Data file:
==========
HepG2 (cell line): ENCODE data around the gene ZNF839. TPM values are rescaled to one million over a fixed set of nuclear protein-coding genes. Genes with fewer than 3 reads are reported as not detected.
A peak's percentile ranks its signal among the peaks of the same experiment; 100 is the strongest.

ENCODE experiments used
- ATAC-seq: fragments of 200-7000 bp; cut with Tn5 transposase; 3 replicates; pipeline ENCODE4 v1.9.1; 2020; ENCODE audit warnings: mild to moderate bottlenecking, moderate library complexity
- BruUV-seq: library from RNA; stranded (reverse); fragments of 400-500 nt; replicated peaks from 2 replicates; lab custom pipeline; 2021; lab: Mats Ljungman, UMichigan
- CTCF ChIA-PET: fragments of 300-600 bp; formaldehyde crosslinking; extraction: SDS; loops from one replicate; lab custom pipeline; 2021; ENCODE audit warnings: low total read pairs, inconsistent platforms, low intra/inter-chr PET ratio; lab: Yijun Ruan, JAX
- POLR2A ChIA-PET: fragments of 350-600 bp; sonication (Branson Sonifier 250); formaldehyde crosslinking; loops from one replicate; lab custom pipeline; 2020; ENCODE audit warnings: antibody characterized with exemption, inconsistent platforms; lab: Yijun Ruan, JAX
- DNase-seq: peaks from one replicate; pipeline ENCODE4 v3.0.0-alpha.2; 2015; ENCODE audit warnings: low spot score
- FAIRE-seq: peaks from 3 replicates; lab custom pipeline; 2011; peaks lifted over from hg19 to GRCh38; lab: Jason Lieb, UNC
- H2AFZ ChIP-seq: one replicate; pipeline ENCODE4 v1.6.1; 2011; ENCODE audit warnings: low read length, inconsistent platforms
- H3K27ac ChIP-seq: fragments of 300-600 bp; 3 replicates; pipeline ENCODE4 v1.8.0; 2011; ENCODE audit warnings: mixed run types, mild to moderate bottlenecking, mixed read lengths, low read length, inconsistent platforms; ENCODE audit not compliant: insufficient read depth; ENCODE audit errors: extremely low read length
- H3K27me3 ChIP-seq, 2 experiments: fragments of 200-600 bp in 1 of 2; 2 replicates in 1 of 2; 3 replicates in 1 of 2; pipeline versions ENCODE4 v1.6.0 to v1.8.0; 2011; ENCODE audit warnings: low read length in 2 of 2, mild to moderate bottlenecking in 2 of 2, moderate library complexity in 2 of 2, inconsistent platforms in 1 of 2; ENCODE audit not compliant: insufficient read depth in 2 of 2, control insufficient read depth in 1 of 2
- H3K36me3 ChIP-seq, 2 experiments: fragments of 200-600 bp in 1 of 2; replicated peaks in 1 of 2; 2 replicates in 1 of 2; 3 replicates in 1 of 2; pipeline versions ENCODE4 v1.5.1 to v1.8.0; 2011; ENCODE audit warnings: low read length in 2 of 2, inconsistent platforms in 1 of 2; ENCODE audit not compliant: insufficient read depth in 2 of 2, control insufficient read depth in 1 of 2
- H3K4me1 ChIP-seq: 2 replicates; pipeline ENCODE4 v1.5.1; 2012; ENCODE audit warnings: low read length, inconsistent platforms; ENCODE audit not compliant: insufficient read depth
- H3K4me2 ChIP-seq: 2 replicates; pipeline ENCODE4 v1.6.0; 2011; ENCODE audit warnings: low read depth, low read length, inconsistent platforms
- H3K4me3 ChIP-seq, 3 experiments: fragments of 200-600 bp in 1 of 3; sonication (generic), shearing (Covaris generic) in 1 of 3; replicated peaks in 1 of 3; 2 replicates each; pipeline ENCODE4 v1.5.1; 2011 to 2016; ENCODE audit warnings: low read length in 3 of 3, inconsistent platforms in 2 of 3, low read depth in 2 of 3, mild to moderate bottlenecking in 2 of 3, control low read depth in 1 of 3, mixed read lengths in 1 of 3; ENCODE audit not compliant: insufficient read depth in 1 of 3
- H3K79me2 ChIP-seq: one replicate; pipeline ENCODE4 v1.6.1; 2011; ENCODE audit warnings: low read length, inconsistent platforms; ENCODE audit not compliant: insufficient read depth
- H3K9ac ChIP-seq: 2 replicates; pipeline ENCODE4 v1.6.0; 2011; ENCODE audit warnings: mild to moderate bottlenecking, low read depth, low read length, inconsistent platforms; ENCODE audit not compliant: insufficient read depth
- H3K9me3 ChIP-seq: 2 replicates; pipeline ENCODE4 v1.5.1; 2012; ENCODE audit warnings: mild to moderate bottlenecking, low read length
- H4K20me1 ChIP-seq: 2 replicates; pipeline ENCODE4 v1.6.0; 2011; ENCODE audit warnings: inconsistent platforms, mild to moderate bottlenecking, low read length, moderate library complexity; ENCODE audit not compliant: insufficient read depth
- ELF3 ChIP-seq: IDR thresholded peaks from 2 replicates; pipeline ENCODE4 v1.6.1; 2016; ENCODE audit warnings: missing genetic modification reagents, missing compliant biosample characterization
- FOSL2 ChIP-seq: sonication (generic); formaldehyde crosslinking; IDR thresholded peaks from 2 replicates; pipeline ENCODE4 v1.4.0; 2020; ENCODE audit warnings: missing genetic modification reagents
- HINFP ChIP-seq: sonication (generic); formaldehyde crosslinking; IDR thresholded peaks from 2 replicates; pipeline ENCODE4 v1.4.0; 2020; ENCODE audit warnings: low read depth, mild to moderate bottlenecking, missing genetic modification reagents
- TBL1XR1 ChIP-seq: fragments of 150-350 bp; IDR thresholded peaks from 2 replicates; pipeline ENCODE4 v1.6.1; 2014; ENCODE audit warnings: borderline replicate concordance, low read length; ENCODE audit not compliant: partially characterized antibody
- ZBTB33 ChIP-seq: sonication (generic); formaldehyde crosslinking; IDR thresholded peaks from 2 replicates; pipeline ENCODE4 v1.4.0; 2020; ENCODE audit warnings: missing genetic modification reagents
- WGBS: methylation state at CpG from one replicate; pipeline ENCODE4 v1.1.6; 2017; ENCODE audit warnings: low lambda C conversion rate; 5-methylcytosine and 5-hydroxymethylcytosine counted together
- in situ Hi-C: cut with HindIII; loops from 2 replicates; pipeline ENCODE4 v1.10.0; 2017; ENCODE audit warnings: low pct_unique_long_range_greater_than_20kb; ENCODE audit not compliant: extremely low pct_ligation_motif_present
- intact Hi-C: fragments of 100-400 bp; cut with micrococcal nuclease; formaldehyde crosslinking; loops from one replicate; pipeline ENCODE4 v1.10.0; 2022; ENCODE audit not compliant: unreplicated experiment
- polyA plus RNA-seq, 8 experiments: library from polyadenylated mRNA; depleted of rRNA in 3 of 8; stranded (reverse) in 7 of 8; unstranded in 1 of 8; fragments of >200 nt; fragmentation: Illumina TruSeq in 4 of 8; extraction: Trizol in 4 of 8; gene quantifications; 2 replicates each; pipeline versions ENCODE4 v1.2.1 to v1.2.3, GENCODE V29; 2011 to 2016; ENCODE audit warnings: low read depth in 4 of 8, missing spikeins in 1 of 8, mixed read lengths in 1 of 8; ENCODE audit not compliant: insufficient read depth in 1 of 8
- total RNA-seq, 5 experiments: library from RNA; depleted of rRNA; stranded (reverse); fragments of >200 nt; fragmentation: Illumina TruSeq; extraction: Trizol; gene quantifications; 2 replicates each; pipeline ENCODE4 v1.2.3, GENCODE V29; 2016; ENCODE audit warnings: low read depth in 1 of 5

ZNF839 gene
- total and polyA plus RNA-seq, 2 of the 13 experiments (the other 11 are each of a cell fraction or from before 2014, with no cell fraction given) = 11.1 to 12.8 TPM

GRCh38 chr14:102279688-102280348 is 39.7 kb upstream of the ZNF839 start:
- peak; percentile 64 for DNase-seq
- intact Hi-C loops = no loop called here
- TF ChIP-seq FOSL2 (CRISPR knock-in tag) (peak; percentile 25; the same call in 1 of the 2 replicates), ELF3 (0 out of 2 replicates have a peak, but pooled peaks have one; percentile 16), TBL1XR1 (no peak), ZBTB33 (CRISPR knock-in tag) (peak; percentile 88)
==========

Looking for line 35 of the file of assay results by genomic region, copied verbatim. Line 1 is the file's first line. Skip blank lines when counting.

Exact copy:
- intact Hi-C loops = no loop called here